Bullshit. The goal was to recoup the taxes they didn't get to collect while you had those funds locked up in an investment.

Re:uh, yeah... (1)

david_thornley (598059) | about a year ago | (#45076081)

FWIW, the one time I filed capital gains was from some stock that I had bought a few years ago, watched it keep almost all of its value while inflation went on, and then sold it. I lost a bit on the sale (inflation-adjusted) and significantly more on the taxes for illusory profit.

Re:uh, yeah... (1)

AK Marc (707885) | about a year ago | (#45076575)

Yup. Inflation is the pink elephant. Everyone knows it's there, but nobody wants to talk about it. That's the reason why your taxes are "due" December 31, but you pre-pay them all year. So the government has a stable income to balance expenses on, and because $1 in January is worth more than $1 in December. If everyone paid their taxes in full the last day possible, the government would lose billions in inflation (usually called "interest" to hide the elephant).

Re:uh, yeah... (0)

Nadaka (224565) | about a year ago | (#45064289)

Capital gains tax in the US is functionally the same as income tax, at a lower rate.

And no, increases in the tax rate of capital gains does NOT at all hinder the economy.

In fact the only tax cut PROVEN to stimulate economy is the corporate tax rate.

All other data points to most other tax cuts having no effect or a negative effect on the economy with the exception of taxes near or below the poverty level.

Re:uh, yeah... (0)

Anonymous Coward | about a year ago | (#45064559)

Liar liar

JFK and Regan both lowered income taxes and got huge increases in GDP because of it.

Re:uh, yeah... (2)

Tailhook (98486) | about a year ago | (#45064785)

capital gains does NOT at all hinder the economy

Good to know. Perhaps we should eliminate the capital gains exemption [bankrate.com] for real estate sales of primary residences. I wonder if a $10,000 tax liability on $50k of profit would "hinder" John Q. Low Information voter when he sells his house.

He might be a little less willing to indulge "progressive" hate mongering about the "rich," at least. Anyhow, you let me know when we elect someone ready to repeal that little tax break because it doesn't "hinder" the economy.

I'll be right here, not holding my breath.

Re:uh, yeah... (2)

PPH (736903) | about a year ago | (#45064939)

Good point. What people don't realize is that capital gains taxes hit the individual harder than the corporation.

Individuals can't shuffle their asset ownership around like corporations can. Either by moving ownership structures offshore (most progressive countries have little or no cap gains taxes) or by resetting their tax basis by mergers and acquisitions.

The primary residence tax break was instated to keep the John Q Public voters largely unaffected and therefor unaware of the true impact of capital gains taxation. And since most voters' only other major wealth holding is a pension (managed by others), it remains largely hidden from them. If they ever sat down and figured out how much money the government has robbed from their retirement, there would be blood on the streets of Washington DC.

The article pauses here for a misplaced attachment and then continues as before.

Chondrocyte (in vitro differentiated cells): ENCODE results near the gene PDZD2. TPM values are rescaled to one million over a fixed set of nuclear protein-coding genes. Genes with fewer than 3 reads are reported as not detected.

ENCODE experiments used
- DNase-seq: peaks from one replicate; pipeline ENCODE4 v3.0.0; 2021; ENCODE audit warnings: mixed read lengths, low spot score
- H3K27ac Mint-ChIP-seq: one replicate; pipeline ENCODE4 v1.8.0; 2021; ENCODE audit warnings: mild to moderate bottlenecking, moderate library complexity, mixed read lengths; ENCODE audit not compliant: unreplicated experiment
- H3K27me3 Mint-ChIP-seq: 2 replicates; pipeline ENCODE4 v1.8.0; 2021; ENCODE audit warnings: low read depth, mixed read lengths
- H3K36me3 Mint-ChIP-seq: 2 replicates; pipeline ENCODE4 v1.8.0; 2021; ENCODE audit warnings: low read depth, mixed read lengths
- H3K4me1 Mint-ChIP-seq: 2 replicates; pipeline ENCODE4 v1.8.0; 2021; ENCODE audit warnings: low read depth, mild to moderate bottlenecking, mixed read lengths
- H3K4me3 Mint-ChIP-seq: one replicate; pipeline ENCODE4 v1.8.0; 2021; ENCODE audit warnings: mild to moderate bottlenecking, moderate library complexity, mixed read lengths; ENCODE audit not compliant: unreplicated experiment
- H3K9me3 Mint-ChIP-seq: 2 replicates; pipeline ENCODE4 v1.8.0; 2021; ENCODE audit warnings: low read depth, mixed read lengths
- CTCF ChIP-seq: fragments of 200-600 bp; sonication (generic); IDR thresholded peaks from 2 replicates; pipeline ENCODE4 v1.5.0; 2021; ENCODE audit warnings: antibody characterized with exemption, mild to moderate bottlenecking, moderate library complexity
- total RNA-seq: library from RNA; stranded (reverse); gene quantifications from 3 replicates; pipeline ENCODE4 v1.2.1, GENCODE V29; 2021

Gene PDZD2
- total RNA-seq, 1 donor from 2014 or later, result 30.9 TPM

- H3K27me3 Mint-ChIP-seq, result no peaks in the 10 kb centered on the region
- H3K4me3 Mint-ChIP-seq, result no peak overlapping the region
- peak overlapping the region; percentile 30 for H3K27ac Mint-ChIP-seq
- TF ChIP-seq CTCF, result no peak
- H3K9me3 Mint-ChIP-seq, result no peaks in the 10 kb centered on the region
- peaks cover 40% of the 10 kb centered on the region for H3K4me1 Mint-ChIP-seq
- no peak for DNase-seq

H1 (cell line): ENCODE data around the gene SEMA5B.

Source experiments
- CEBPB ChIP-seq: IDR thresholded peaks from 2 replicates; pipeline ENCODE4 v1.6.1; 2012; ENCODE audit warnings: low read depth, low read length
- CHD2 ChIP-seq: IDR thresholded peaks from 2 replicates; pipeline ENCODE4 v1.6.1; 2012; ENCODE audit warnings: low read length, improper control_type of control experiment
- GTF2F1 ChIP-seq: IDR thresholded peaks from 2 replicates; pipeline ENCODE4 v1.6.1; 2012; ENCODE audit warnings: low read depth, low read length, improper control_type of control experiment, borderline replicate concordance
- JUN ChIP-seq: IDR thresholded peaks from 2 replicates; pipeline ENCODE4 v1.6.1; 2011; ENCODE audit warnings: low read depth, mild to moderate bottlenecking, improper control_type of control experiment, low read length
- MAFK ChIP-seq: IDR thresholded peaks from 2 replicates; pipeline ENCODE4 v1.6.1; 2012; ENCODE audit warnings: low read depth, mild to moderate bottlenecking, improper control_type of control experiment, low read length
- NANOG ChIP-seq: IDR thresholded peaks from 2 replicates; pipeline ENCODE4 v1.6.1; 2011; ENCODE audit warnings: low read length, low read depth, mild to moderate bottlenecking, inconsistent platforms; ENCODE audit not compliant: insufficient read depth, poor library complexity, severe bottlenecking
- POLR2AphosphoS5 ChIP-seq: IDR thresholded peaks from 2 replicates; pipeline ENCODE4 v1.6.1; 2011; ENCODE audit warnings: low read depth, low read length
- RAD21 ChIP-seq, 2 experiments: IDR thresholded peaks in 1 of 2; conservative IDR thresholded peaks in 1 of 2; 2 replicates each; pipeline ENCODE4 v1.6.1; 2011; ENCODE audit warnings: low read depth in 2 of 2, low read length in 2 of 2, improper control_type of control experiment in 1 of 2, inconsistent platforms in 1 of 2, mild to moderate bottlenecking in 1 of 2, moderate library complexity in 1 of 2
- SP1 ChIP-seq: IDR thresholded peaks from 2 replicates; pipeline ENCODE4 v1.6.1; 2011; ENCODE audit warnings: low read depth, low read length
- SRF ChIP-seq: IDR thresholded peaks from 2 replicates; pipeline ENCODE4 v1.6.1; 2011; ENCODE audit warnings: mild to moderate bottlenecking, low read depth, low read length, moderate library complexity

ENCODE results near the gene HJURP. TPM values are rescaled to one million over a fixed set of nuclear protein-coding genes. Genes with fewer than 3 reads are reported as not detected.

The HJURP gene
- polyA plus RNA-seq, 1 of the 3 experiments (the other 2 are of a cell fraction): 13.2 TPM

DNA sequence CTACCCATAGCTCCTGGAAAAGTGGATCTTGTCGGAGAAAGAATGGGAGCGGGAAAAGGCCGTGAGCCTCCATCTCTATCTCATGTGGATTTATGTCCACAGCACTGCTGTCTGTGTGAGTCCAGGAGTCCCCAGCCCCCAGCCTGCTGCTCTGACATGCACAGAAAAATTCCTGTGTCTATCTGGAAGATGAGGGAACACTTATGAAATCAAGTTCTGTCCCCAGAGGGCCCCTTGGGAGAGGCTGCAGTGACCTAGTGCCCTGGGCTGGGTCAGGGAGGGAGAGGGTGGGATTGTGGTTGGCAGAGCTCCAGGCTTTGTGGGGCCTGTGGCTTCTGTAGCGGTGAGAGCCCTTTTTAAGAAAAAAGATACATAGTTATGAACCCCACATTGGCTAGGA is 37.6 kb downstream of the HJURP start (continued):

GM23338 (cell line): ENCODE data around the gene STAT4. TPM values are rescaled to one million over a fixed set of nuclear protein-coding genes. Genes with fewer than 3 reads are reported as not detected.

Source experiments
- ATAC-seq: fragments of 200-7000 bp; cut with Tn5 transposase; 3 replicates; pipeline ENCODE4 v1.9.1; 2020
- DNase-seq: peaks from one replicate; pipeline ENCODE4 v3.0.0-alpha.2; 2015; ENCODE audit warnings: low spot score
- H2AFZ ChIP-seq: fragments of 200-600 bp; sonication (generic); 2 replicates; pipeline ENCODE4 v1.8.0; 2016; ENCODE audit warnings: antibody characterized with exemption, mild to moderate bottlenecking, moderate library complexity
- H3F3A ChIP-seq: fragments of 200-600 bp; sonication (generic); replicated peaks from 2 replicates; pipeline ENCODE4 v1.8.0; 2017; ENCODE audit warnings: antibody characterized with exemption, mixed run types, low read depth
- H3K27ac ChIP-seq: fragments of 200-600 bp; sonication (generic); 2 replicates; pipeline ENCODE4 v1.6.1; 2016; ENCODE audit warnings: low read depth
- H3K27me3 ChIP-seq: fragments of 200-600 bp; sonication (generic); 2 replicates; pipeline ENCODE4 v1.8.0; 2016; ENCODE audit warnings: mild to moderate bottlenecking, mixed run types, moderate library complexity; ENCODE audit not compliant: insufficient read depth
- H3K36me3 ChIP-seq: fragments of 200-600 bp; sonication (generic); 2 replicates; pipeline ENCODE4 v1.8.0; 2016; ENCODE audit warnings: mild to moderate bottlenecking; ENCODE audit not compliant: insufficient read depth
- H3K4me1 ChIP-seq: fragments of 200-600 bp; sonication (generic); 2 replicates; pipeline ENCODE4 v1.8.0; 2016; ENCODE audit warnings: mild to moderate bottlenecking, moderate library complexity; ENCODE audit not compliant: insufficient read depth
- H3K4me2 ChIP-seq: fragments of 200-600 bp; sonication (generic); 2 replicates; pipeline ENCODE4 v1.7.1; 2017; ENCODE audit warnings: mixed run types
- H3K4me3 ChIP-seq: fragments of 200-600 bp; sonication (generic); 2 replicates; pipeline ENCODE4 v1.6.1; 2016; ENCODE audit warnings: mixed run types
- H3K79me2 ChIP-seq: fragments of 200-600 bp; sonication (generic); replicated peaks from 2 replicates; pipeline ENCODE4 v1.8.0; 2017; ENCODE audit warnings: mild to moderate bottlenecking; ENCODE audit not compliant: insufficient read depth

Re:uh, yeah... (1)

_merlin (160982) | about a year ago | (#45066271)

It wouldn't hold back the economy to eliminate that exemption. In fact it would probably help housing affordability. CGT exemption on residence leads to people treating housing as a tax-free investment rather than a place to live. So they "improve" their house to the point where it's not even the kind of thing they'd want to live in any more with the sole intention of selling it without paying tax on the profit and moving on to the next one. Of course no politician will talk about eliminating the CGT exemption because their opposition would immediately use it to stir up negative feeling, because people only want others taxed, not themselves.

Re:uh, yeah... (1)

PPH (736903) | about a year ago | (#45064845)

In fact the only tax cut PROVEN to stimulate economy is the corporate tax rate.

[citation needed]

Re:uh, yeah... (1, Interesting)

AlphaWolf_HK (692722) | about a year ago | (#45064209)

Yes, because taxing an income that has already been taxed is such a wonderful idea.

Re:uh, yeah... (0)

Anonymous Coward | about a year ago | (#45064283)

Now you're thinking like a Liberal!

Re:uh, yeah... (0)

Anonymous Coward | about a year ago | (#45064423)

I agree with your sarcastic comment, but it's off-topic considering it has nothing to do with a capital gains tax.

Re:uh, yeah... (1)

suutar (1860506) | about a year ago | (#45064451)

I've heard this before, but I don't think I'm understanding it. Capital gains is on the profit from selling stock, right? How does that profit get taxed before you sell it?

Re:uh, yeah... (0)

mirix (1649853) | about a year ago | (#45064857)

It's a bullshit line to make the feeble minded weep for the rich, and take pity on them. There's nothing else to understand about it.

Re:uh, yeah... (1)

Charliemopps (1157495) | about a year ago | (#45065035)

I pay capital gains and I sure as fuck am not rich.

Re:uh, yeah... (1)

sjames (1099) | about a year ago | (#45066941)

I'll bet you wouldn't prefer to pay income tax instead.